Earth Day celebrated at new Fremont solar facility

April 22, 2011 7:12:26 PM PDT
Friday marked the 41st anniversary of Earth Day and in the Bay Area several events celebrated the latest innovations in clean energy, but also focused on all the work that's left to be done.

The rising price of gasoline has forced people to think more and more about the high-cost of traditional sources of fuel not only in terms of damage to their pocketbook, but also to the environment.

At Oakland's Sirona fuels, drivers did their part on Earth Day by gassing up with biofuel. Sirona's Blue Sky biofuel is made with cooking oil collected from Oakland restaurants.

"The thing we're really excited about right now is being able to deliver it to the public at prices that are less than diesel," said Paul Lacourciere from Sirona Fuel.

At $4.15 per gallon, it's about 25 cents cheaper than the petroleum diesel offered at Bay Area gas stations.

"This is exciting! Recycling old oil? It's the best thing we can do for fuel. It's oil that would go to waste for sure and the engine loves it," said Bob Burger, bio-diesel buyer.

In Fremont, Lt. Governor Gavin Newsom and state energy leaders marked Earth Day with a ribbon-cutting for a new solar manufacturing facility.

"When you look at solar for wholesale power generation, this energy is lower cost during the day than gas-fired power. It's lower cost than nuclear power," said Solaria CEO Dan Shugar.

The event celebrated the opening of the facility and all the progress it represents, the larger effort to replace traditional energy sources, like coal, with cleaner, greener alternatives that include solar, wind and water-generated power.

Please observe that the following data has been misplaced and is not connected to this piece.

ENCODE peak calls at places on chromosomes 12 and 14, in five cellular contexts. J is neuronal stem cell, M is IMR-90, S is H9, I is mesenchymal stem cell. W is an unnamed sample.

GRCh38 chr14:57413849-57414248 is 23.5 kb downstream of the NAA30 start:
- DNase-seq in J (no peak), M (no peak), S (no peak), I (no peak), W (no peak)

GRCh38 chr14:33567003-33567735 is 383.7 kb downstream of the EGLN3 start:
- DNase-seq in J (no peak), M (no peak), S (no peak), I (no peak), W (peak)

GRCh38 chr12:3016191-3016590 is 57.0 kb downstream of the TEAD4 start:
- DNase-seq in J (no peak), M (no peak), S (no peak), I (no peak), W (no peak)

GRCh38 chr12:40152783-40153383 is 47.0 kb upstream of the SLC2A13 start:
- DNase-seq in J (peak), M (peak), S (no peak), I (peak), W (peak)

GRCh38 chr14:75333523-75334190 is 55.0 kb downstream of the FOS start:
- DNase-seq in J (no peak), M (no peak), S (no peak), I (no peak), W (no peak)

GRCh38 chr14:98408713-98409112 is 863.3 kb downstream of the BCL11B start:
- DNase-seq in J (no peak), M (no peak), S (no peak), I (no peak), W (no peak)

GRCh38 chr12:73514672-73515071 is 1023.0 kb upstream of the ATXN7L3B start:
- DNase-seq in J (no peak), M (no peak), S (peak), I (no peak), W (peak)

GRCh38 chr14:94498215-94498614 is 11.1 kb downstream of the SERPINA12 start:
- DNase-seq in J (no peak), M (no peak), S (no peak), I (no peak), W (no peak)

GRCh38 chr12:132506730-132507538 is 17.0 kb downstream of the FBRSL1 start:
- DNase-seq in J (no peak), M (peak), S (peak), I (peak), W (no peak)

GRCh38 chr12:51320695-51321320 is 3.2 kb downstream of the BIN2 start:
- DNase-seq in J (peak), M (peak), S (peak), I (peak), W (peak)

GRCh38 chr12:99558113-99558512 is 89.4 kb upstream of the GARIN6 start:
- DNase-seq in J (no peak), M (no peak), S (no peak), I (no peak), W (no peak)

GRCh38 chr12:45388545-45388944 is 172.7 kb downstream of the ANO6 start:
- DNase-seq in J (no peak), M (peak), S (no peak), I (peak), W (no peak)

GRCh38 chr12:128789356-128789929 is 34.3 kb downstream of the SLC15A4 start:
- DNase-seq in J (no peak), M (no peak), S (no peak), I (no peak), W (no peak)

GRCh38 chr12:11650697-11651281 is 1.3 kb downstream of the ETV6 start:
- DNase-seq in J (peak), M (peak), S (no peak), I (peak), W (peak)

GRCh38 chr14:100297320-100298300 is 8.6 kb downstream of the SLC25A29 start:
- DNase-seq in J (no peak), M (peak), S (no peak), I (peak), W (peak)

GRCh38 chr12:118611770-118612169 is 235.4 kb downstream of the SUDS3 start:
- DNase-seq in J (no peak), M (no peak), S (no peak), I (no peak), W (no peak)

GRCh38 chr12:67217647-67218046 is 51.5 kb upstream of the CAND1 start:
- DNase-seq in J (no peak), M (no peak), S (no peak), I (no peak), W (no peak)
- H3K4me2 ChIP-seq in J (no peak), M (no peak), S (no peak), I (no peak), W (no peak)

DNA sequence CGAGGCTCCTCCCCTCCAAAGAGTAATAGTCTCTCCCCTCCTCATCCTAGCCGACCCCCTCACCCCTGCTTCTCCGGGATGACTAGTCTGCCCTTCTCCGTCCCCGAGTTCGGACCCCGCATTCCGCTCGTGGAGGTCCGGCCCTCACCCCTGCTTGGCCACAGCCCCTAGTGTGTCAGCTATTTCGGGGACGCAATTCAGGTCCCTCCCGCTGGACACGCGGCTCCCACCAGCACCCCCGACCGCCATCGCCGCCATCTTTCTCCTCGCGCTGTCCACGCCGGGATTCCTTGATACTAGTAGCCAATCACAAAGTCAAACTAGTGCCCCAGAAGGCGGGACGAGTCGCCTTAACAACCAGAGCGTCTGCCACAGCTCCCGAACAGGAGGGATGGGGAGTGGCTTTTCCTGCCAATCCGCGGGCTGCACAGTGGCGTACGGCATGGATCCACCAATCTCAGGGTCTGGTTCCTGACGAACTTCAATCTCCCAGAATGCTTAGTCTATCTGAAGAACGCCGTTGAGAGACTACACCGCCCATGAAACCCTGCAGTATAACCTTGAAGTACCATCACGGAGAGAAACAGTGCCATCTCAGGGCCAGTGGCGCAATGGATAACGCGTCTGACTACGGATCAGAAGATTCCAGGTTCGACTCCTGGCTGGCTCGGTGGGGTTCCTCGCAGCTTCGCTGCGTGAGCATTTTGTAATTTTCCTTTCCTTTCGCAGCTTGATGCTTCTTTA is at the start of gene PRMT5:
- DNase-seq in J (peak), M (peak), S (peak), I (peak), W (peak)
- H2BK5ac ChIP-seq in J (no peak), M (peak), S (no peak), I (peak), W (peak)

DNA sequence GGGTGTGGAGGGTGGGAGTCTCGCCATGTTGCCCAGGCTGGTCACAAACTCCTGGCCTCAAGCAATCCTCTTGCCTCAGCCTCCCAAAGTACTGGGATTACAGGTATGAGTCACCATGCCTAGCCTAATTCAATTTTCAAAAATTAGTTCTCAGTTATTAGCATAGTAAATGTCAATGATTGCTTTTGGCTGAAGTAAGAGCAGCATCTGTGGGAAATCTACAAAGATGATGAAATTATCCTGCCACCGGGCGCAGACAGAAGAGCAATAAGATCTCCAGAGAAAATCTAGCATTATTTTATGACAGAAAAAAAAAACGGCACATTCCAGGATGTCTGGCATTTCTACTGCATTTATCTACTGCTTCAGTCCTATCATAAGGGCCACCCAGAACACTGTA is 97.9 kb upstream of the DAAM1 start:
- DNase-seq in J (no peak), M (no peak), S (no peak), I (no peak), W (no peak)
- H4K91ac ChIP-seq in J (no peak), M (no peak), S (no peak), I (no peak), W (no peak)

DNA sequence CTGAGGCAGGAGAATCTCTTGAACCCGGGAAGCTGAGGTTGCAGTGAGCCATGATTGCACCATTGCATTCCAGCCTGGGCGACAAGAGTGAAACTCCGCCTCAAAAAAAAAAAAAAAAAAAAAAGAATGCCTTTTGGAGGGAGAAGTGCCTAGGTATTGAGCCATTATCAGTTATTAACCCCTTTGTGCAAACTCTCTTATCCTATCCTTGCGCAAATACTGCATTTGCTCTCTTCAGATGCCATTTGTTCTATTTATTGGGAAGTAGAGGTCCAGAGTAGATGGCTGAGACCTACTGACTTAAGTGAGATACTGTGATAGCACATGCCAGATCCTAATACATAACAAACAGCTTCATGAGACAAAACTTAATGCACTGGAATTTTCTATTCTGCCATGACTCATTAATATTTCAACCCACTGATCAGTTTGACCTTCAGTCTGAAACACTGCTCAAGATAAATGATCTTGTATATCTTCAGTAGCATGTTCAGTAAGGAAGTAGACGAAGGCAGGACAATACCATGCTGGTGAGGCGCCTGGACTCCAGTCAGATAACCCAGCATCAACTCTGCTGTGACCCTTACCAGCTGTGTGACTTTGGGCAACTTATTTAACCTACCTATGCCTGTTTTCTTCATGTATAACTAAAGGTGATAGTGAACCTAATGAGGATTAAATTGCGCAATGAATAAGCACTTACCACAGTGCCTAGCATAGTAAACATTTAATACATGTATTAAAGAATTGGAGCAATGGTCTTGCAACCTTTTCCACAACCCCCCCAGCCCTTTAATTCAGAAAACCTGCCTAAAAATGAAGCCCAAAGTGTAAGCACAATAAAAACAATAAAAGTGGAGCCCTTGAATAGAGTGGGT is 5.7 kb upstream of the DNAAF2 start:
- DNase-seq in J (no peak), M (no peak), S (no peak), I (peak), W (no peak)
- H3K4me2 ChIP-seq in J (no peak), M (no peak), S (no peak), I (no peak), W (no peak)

"By the end of this decade, we want to be making sure that we're getting more power from solar and wind combined than we are from coal," said Sierra Club Executive Director Mike Brune.

It seems like a modest goal, considering all that's been accomplished since Earth Day began in 1970.

"You think about what's happened in the last 40 years, when Earth Day was originally created, we had things like the Love Canal, where rivers were catching on fire. LA smog was completely impenetrable and much of the drinking water that came out of our faucets you couldn't drink," said US EPA Western Region Jared Blumenfeld. "The improvements have been absolutely incredible."

Despite the progress made in green energy, it appears America's dependence on foreign oil hasn't waned. As prices here at the pump skyrocket, big oil companies--Exxon, Shell and Chevron--are expected to announce more huge profits next week.

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